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User Generated Knowledge

Page history last edited by PBworks 12 years, 10 months ago

User Generated Knowledge

a presentation by Professor Michael Young






Educational Potential vs Cult of the Amateur


1. Vacuousness of new media

2. Blurring user-generated and producer-generated cultures


Technological Determinism vs Creativity


Enlightenment and the Great Asymmetry


Users / Learners



A more positive approach might be to begin with how ‘specialist users’ such as researchers make use of the learning and communication possibilities of internet technologies and generate knowledge in new ways through chat rooms and other networking and user generated devices. This might suggest lessons for educationalists who might want to use similar technologies for pedagogic purposes like networking with students on an individual and group basis.


"We must not merely to resist new developments - we have to identify an education that points in a different direction through a pedagogic challenge that generates new knowledge and provoke debate"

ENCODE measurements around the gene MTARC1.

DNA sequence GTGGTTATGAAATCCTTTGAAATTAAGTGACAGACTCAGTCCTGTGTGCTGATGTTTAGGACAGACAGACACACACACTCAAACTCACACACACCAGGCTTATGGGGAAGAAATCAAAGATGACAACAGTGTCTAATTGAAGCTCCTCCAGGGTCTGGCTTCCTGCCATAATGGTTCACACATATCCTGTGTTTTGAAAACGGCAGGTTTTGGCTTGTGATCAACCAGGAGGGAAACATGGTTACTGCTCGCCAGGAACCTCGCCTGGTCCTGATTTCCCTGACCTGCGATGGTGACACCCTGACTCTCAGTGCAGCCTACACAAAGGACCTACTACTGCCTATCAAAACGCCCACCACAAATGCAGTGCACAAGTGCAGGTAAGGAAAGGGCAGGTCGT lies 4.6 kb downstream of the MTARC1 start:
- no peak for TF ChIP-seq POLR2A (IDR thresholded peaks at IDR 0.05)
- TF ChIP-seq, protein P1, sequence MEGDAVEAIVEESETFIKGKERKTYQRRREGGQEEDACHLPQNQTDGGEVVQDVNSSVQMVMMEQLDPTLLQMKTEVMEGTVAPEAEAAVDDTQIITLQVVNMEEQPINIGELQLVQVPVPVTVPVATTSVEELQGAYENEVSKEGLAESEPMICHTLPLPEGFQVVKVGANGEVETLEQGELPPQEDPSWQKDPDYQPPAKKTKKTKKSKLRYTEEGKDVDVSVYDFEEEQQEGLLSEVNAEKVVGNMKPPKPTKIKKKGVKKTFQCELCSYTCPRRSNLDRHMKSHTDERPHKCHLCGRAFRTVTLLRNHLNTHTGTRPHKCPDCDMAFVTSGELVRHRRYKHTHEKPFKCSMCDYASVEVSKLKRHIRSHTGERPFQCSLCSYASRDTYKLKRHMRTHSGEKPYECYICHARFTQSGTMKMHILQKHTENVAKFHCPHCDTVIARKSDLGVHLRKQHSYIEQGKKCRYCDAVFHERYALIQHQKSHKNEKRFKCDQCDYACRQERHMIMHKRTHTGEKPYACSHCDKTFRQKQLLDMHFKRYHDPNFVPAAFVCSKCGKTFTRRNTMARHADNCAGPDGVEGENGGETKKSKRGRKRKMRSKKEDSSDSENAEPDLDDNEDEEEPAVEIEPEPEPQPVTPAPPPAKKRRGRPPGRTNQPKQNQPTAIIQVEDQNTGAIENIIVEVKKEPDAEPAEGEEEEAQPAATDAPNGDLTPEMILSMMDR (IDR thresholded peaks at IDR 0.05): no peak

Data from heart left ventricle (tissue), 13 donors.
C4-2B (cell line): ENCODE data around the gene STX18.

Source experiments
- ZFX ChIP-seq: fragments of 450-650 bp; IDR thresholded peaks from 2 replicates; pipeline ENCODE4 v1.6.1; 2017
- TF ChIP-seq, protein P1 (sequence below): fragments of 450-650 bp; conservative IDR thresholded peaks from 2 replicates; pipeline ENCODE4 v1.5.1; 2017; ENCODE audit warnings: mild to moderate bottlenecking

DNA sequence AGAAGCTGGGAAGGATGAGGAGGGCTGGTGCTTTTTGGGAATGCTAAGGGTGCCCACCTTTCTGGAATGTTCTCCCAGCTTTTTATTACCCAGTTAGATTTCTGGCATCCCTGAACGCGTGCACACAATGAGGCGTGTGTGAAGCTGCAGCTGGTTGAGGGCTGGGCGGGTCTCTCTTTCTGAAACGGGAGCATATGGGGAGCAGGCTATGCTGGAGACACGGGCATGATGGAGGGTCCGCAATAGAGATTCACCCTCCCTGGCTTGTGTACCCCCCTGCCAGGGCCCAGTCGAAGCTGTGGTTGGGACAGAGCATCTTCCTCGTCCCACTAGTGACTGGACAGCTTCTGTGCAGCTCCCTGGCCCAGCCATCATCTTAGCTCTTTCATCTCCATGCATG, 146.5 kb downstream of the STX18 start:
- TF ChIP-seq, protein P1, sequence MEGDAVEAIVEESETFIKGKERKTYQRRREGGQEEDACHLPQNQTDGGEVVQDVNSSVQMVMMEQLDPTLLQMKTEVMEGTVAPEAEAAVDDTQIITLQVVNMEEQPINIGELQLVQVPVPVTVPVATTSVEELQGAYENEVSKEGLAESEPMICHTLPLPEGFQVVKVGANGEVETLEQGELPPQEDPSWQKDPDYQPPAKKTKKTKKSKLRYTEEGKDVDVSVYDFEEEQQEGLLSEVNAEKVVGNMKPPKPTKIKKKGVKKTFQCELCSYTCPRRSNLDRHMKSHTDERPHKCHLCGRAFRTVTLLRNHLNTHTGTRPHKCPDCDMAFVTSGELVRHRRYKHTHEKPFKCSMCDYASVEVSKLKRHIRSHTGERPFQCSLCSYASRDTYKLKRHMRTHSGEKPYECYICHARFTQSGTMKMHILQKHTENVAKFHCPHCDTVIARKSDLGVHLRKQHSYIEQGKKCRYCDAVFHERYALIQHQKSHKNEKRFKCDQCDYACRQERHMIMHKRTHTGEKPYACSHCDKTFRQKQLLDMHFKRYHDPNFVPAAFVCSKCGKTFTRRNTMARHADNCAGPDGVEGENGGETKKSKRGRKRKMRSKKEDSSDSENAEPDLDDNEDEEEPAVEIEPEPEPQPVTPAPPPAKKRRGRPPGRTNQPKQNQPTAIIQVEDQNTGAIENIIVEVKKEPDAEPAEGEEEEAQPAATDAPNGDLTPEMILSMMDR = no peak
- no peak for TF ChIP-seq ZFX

Serious academic researchers enthuse about educational potential of mobile phones and in a less rhetorical and less publicised but may be more significant way make use of the communication possibilities of the internet  which are replacing or at least complementing the role of journals and books  among researchers.


On the other hand Andrew Keen in his new book The Cult of the Amateur launches a highly polemical critique of exactly these developments.


His book sets what he sees as the emptiness of the YouTube user-generated culture against  the intellectual strengths of old knowledge producing institutions such as film studios, publishing houses, newspapers, TV companies with all their many specialist writers, producers, designers and directors. 


There are several reasons why is easy to dismiss Keane’s crude polemic. The first is that some of the very non-user generated institutions that  he wants to endorse and strengthen are themselves responsible for producing the emptiness of the so called ‘celeb’ and semi-pornographic culture of Hello, OK , Nuts, Zoo etc. It is not insignificant that the owner of the Times and the Wall Street Journal has bought Youtube(or is it facebook?) for hundreds of millions of dollars.  Secondly it is by no means clear that we can equate his notion of user-generation with the idea of learner-generated contexts developed within the ICT research community even if they use the same technologies. There is a problem , however that the two ideas have in common that I will return to. I would want to argue that just as only a very limited kind of culture can be developed by users on their own, it is also true of learning separated from teaching. I will come back to that.